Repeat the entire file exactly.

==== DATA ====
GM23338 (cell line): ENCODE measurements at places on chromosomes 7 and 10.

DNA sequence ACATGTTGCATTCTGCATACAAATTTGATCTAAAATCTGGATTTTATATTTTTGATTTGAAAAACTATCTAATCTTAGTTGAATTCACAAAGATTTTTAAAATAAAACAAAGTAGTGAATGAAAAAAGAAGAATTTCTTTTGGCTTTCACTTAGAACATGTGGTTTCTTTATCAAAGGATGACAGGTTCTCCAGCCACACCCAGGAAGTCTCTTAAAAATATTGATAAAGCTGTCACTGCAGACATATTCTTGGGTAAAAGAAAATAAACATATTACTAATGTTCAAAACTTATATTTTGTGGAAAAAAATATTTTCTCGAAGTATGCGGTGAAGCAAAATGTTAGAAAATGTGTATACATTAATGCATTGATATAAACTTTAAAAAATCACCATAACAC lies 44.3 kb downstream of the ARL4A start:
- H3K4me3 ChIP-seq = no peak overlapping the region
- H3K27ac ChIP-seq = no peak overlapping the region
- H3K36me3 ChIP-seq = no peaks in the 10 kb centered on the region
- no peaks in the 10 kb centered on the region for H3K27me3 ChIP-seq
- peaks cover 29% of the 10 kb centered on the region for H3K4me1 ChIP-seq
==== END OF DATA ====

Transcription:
GM23338 (cell line): ENCODE measurements at places on chromosomes 7 and 10.

DNA sequence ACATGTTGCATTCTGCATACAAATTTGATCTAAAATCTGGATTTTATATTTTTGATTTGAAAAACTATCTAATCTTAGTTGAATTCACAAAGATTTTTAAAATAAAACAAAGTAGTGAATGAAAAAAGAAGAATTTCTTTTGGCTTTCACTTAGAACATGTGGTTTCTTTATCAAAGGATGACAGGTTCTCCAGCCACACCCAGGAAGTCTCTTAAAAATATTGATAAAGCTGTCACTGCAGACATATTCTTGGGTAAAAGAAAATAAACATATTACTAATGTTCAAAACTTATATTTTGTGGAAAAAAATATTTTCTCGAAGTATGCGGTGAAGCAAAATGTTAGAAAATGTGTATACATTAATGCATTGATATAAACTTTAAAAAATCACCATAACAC lies 44.3 kb downstream of the ARL4A start:
- H3K4me3 ChIP-seq = no peak overlapping the region
- H3K27ac ChIP-seq = no peak overlapping the region
- H3K36me3 ChIP-seq = no peaks in the 10 kb centered on the region
- no peaks in the 10 kb centered on the region for H3K27me3 ChIP-seq
- peaks cover 29% of the 10 kb centered on the region for H3K4me1 ChIP-seq